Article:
Supporting Neurodivergent Students in Online Classroom

Accessibility guidelines that apply to brick-and-mortar classrooms can be used to address new and unique circumstances of online classrooms as well. 

For instance, when learning at home, students are physically isolated from each other and resigned to the same environment throughout the day. There’s no physical movement from class to class, and the main subject of focus is on a small screen instead of a teacher moving throughout the room in front of a large whiteboard. 

At home, students may experience distractions from poor lighting, background noises around the house, smells wafting in from a kitchen, and other people in the house.

Facing other students on the screen can be distracting or overwhelming for anyone who has difficulty processing facial expressions, and may feel lost without the close supervision of a teacher or classroom assistant. 

Gabriel said accessibility is about making sure everyone can meaningfully understand and engage with course materials so they all have the same chances to participate in class.

How to Create an Accessible Online Classroom

Teachers have limited resources and time to redesign curricula for online learning, but there are many low-cost, long-term adjustments they can make to their personal materials.

  • Use accessible fonts, colors, text hierarchy and contrast when designing homework, worksheets and class announcements.
  • Become familiar with text-to-speech and speech-to-text programs that students might need to install on their devices.
  • Create meaningful captions that describe both the audio and video components of a multimedia assignment.
  • Find opportunities for students to communicate their thoughts in ways that don’t require language, like drawing, using icons or acting out scenarios.
  • Record audio versions of printed instructions for each assignment that students can listen to repeatedly.
  • Separate assignments into smaller segments or units so they are achievable and approachable for each student.
  • Allow students to access materials repeatedly by making the instructions and references available after class or downloadable to a student’s device.
  • Give students opportunities to interact with other students that aren’t reprimanded or seen as distracting.

Mailloux said that too often, efforts for universal design only include visual and auditory senses. She recommended taking it a step further by considering all of the senses that students might need help with.

“We have to think about the way we use our full brain and bodies to learn, and how to support all of those systems more effectively,” she said.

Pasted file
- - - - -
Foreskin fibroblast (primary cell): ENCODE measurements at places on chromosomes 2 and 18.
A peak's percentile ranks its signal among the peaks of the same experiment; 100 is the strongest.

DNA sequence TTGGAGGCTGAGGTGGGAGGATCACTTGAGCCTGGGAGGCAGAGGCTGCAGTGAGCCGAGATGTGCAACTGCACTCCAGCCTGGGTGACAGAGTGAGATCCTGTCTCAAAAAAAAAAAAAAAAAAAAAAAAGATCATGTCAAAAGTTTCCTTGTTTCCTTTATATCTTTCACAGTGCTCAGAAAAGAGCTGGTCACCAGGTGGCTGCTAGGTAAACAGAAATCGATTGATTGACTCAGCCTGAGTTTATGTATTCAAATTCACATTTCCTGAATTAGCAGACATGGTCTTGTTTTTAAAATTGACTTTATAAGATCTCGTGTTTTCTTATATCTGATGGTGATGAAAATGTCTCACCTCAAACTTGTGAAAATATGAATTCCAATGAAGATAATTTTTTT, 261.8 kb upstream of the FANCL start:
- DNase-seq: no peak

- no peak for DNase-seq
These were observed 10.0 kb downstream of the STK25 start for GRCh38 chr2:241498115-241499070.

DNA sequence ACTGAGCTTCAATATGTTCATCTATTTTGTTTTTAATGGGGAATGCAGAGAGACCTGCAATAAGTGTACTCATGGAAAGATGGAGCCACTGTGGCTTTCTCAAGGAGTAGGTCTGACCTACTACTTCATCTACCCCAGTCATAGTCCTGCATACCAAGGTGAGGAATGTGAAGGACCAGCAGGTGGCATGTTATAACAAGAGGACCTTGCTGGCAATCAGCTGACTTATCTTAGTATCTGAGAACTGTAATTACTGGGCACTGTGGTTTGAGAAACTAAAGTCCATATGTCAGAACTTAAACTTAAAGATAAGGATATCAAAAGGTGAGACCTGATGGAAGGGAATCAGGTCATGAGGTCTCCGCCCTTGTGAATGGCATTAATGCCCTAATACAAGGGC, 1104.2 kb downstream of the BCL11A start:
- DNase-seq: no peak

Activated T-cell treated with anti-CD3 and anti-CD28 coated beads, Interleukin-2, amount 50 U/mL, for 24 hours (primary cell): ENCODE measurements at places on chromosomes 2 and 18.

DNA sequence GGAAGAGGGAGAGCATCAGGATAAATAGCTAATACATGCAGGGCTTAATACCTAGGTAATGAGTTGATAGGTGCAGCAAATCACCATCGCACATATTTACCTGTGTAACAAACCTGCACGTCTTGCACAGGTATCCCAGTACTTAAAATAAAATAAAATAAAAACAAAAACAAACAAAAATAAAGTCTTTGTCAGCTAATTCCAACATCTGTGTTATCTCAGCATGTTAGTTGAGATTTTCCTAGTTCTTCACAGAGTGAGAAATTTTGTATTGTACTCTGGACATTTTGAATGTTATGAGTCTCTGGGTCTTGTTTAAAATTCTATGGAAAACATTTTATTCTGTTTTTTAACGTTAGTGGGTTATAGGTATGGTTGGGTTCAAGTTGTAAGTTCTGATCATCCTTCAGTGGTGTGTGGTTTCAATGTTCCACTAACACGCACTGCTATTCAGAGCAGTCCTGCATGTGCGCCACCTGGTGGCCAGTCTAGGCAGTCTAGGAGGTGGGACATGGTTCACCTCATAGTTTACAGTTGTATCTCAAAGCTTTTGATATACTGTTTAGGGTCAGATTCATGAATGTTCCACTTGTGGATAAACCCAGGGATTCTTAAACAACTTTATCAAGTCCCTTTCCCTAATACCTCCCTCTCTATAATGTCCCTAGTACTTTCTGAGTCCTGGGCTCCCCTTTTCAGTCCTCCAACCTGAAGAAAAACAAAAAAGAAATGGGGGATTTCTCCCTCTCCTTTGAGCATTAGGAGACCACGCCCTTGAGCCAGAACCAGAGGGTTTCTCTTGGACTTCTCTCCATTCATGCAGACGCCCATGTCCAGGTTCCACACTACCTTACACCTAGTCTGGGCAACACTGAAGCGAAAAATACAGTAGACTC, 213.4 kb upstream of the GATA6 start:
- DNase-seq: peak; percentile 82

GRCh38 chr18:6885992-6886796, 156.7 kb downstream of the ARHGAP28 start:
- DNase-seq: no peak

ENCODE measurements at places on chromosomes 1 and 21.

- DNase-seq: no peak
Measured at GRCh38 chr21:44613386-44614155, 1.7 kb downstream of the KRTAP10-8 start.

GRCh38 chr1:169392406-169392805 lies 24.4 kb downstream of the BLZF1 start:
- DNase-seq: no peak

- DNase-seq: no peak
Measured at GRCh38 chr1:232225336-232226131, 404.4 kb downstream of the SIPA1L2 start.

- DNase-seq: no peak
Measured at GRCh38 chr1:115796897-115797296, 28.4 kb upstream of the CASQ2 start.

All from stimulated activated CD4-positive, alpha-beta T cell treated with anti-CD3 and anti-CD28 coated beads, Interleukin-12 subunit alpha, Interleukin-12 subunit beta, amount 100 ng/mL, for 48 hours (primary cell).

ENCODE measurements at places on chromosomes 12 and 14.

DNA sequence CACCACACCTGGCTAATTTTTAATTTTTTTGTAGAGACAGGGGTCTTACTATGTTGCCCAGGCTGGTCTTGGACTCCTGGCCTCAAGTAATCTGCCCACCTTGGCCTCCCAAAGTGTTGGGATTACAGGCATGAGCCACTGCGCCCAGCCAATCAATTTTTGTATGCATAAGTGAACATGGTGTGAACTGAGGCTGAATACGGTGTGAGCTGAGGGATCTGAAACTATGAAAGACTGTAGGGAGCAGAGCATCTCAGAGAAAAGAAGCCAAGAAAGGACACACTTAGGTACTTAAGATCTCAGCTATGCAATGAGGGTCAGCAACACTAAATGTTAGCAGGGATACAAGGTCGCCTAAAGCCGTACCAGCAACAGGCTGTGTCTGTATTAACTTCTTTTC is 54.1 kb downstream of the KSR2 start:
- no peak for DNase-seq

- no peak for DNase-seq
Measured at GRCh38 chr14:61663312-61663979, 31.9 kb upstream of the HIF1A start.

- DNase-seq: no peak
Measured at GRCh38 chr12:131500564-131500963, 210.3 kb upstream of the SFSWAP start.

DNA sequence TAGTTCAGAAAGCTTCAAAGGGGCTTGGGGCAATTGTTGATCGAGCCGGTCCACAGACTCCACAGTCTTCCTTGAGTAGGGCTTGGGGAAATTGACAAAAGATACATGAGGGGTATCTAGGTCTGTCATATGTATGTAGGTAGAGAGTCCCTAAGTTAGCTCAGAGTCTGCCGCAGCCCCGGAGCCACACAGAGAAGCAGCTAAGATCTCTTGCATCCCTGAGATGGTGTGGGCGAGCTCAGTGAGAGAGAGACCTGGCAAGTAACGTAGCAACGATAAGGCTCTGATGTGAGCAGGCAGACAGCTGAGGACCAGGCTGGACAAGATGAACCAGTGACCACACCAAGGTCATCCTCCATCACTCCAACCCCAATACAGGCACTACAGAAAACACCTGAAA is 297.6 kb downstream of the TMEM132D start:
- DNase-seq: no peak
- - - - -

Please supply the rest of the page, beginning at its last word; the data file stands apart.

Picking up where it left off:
Smells, sounds, sights, feelings and taste are the common five senses that children are taught to understand, but Mailloux says that neurodivergent students may need help with two others: proprioception, which is a person’s sense of position in their body, and vestibular sense, which is a person’s sense of movement and gravity.

“We have to think about the way we use our full brain and bodies to learn, and how to support all of those systems more effectively.”

While educators can’t make changes to a student’s learning environment at home, Mailloux said it’s critical that students have a comfortable seat and desk height. “Their bodies will respond to discomfort and pain with distraction and disengagement,” she said.

She recommended that school staff and teachers reach out to families with suggestions on sensory-friendly environments for learning at home.

“If kids are uncomfortable, they’re going to get antsy really quickly,” Mailloux said.” She teaches kids and their parents a 90-90-90 rule, meaning each angle of the body should be at 90 degrees when seated.

While not every sensation may be perfectly accommodated in every home, Mailloux said that even addressing one sensory experience can go a long way with promoting attention, comfort and a positive learning experience. 

Establishing Routines in an Online Classroom

Setting routines can be a helpful way to build structure, affirm small accomplishments and set expectations for individual students showing up to class each day.

“Students need to be able to marshal their attention and energy and put it in the right place,” Gabriel said. “We don’t want them to come all excited to learn, bright-eyed and bushy-tailed at 8 a.m., but really class starts at 8:15 and the first 10 minutes are for checking homework, and it’s kind of a bummer.”